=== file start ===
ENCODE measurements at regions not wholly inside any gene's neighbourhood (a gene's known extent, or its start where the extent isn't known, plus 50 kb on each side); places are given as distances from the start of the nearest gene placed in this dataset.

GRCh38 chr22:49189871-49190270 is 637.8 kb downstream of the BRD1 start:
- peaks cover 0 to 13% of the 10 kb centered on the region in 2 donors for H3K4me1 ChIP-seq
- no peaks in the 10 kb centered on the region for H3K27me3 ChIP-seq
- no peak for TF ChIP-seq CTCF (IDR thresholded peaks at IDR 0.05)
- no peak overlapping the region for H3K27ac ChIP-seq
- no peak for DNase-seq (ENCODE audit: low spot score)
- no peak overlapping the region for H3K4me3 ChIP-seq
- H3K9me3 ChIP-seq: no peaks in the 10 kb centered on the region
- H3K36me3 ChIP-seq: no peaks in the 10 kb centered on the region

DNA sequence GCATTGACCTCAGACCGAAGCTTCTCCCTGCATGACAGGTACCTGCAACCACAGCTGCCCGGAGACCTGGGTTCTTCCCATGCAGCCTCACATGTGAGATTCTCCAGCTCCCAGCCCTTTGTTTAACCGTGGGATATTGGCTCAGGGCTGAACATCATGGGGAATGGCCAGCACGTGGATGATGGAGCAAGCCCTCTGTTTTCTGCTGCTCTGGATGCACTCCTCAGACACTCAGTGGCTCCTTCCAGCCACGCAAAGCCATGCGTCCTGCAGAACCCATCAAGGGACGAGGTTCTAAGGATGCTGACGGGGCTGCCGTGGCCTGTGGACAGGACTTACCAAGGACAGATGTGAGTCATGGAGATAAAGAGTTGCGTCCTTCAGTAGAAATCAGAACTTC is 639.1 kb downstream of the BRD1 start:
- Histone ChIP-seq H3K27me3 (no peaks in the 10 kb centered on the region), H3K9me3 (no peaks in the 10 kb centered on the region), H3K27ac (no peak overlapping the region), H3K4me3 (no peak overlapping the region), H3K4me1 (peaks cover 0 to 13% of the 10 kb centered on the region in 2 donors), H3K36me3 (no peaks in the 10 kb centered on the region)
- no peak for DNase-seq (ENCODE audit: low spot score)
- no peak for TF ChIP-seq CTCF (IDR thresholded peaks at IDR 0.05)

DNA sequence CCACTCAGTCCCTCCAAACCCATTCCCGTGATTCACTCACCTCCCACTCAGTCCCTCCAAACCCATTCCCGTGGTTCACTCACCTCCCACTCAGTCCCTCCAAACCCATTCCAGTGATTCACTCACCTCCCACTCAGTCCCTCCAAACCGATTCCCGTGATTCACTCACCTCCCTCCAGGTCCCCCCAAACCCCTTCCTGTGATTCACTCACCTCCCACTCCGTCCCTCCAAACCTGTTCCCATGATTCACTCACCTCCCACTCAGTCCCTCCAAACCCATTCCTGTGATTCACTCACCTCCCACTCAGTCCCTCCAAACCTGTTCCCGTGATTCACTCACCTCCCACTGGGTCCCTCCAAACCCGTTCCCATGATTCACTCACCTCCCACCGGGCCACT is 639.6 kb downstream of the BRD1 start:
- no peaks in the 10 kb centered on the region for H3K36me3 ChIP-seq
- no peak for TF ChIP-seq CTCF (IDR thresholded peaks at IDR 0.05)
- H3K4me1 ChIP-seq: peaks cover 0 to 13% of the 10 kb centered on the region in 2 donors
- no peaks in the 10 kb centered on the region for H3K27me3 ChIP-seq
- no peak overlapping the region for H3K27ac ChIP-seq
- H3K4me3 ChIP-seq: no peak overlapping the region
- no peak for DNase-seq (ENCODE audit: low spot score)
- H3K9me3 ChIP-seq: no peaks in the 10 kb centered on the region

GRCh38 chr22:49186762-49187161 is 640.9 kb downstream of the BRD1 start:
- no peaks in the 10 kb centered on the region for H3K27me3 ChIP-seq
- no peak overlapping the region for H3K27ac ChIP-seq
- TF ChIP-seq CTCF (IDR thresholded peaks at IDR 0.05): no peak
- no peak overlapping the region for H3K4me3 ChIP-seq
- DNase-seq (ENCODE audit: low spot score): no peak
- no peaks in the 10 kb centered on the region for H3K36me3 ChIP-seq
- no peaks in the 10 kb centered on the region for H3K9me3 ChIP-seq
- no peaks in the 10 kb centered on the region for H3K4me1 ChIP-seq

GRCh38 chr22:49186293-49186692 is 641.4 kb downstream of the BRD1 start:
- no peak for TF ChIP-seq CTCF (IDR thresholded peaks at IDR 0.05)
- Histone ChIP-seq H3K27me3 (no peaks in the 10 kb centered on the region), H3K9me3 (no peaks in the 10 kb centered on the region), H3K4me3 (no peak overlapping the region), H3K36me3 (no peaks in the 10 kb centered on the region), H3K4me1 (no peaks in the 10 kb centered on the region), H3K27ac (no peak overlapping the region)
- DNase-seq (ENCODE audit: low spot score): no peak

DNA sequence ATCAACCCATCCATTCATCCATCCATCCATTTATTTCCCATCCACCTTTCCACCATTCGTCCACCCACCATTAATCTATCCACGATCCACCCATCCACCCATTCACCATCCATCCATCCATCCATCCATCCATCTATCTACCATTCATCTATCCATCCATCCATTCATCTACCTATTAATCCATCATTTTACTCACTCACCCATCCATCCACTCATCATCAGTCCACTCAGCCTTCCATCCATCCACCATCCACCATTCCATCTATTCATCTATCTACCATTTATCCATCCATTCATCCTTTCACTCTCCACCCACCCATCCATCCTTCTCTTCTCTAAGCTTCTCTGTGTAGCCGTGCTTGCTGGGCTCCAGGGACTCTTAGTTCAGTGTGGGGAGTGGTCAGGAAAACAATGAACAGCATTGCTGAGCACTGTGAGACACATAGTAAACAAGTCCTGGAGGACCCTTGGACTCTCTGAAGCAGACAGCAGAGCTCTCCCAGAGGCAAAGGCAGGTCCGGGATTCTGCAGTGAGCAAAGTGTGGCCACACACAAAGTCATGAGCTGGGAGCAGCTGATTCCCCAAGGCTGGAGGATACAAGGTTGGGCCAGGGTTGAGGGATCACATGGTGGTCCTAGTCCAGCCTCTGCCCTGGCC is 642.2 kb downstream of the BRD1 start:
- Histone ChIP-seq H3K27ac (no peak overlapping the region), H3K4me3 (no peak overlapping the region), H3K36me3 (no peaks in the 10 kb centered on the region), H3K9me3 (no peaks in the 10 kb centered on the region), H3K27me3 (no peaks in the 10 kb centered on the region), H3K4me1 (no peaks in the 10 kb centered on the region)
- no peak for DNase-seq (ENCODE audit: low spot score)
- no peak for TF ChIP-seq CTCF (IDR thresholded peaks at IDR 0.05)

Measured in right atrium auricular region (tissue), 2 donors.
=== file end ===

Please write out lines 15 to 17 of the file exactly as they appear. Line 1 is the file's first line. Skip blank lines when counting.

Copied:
DNA sequence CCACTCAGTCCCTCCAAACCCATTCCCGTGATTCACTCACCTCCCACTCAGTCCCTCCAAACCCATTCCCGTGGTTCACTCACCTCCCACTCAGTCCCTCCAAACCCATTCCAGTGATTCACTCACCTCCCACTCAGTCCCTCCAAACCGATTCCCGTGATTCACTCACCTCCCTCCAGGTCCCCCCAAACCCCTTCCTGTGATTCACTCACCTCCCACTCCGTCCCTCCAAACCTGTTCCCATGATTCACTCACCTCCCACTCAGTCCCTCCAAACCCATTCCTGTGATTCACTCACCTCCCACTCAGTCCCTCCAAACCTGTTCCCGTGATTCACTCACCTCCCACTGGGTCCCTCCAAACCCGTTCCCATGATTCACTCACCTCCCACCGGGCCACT is 639.6 kb downstream of the BRD1 start:
- no peaks in the 10 kb centered on the region for H3K36me3 ChIP-seq
- no peak for TF ChIP-seq CTCF (IDR thresholded peaks at IDR 0.05)